How should Israel respond to US tax reform? Carefully

Amiram Barkat

Lower US corporate tax rates are the least of Israel's worries.

Most Israeli government officials have reservations about a further cut in corporate taxation as a response to the US President Donald Trump's tax reform, "Globes" has found. Against a background of statements by Prime Minister Benjamin Netanyahu and Minister of Finance Moshe Kahlon on opening negotiations with the US on the matter, officials warn that Israel is liable to endanger its relations with other important trading partners if it does not conduct itself wisely and discreetly vis-a-vis the Americans. "This reform has raised a storm around the world. It's true that we have a special relationship with the US, but we mustn't flaunt it," government sources told "Globes".

The reform, which came into force at the beginning of the year, is mainly known for the reduction in US corporate tax rate from 35% to 21%, but, contrary to the impression that has been created, the concern in Israel is less about the tax rate reduction and more about other features of the reform that are liable to encourage major companies to move activities from Israel to the US. Prime Minister Benjamin Netanyahu has asked National Economic Council head Prof. Avi Simhon to present recommendations on the matter, and his report is due to be published in the next few days.

Government sources told "Globes" that the main fear in Israel arises from the effect of implementation of the reform on a small group of less than ten companies with business activity amounting to more than $500 million and that have significant activity in the US. This group, which includes Intel and Microsoft, and also Israel company Check Point Software Technologies Ltd. (Nasdaq: CHKP), is affected by various sections of the reform, but in ways that vary from one company to another. "Each company has its specific problems," the sources told "Globes", "and therefore the most desirable solution as far as we are concerned will not be based on cutting Companies Tax or on changing this or that section of the law but on dealing with each case individually. The tax reduction question is fairly marginal in this story."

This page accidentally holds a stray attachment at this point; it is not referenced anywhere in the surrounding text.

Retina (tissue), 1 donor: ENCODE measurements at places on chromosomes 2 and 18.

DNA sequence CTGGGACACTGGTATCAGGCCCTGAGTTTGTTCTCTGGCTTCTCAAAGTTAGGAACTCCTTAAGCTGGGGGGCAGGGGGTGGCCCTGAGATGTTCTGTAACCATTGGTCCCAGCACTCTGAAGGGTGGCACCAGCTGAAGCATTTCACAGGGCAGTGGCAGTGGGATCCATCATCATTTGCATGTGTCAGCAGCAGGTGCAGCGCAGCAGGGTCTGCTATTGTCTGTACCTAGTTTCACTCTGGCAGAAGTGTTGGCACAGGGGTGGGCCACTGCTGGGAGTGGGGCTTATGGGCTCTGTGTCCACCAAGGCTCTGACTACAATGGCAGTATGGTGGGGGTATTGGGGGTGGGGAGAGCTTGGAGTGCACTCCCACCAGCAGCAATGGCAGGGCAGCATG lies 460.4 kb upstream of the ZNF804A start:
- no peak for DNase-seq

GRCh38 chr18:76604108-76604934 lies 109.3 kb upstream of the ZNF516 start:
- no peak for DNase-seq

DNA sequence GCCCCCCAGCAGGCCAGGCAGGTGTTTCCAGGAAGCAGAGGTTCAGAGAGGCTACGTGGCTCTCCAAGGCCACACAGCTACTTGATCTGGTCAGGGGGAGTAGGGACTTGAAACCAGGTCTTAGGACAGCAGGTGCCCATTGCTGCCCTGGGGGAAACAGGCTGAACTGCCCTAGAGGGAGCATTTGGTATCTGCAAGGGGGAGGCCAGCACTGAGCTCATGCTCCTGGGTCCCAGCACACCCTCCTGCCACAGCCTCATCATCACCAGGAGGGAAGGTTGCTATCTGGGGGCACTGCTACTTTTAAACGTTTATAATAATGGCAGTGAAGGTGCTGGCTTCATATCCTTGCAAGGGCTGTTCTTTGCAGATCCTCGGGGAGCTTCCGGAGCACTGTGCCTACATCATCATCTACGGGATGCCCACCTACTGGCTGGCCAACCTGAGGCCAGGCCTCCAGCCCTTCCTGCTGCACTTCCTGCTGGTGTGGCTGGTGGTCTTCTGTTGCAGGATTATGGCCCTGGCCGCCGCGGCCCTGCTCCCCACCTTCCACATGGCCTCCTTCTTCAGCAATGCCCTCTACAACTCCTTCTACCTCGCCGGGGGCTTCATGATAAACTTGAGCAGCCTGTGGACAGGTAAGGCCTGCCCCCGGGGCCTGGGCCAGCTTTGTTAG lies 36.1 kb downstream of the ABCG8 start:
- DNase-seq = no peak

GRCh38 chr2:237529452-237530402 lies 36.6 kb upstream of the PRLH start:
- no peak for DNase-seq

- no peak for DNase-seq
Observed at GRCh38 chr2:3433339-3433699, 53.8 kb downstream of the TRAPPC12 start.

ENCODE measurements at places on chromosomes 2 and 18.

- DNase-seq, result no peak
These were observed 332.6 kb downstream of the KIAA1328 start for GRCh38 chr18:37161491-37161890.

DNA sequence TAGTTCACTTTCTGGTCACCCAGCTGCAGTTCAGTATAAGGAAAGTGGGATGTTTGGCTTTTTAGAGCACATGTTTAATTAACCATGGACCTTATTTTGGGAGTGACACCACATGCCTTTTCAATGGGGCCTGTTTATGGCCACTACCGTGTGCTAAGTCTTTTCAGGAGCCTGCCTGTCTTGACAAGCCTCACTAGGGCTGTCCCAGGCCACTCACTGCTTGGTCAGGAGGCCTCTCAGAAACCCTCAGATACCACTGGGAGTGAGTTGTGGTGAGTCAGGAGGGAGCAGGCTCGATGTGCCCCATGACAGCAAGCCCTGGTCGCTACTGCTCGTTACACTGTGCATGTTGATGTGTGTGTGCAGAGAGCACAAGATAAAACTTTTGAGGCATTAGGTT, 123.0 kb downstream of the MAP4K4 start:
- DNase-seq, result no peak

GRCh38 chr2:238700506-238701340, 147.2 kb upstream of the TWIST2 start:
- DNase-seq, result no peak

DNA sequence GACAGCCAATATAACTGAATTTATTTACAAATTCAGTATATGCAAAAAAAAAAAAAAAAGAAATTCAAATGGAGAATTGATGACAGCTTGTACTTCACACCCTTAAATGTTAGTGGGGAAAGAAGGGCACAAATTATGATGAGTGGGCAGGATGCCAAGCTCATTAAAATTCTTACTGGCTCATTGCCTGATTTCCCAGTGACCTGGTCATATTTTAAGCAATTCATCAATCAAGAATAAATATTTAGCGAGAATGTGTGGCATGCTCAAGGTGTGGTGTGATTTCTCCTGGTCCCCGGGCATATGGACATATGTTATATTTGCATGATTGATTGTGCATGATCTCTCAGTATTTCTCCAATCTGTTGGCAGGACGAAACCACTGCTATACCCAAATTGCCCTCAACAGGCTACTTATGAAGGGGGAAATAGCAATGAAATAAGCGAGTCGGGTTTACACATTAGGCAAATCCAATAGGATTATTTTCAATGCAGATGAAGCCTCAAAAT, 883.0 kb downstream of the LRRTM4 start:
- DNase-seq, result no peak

Contrary to Trajtenberg's recommendations

Israel's Companies Tax rate is currently 23%, so that in theory a reduction to 21% puts the US ahead of Israel in what is known as "the race to the bottom". Because of this, Netanyahu and Kahlon were quick to declare that they were considering a further reduction in Companies Tax in Israel. This is contrary to the recommendations of the Trajtenberg committee, which found that the reduction in Companies Tax in 2012 indirectly contributed to a rise in the cost of living in Israel, and recommended raising the rate back to 25%.

Professional sources in the government say they do not believe that cutting Companies Tax will make Israel more competitive versus the US. Israel Tax Authority director Moshe Asher, who recently commented on the matter, explained that the full rate of Companies Tax (23%) is imposed in Israel on companies whose entire business is in the domestic market, and which are therefore unaffected by tax rates in the US. Companies that export to the US and other places already benefit from reduced rates of tax, between 7.5% and 16%, which are even lower than the new US rate. Giant companies like Intel pay even less tax, according to rates on a special taxation track called the "strategic" track.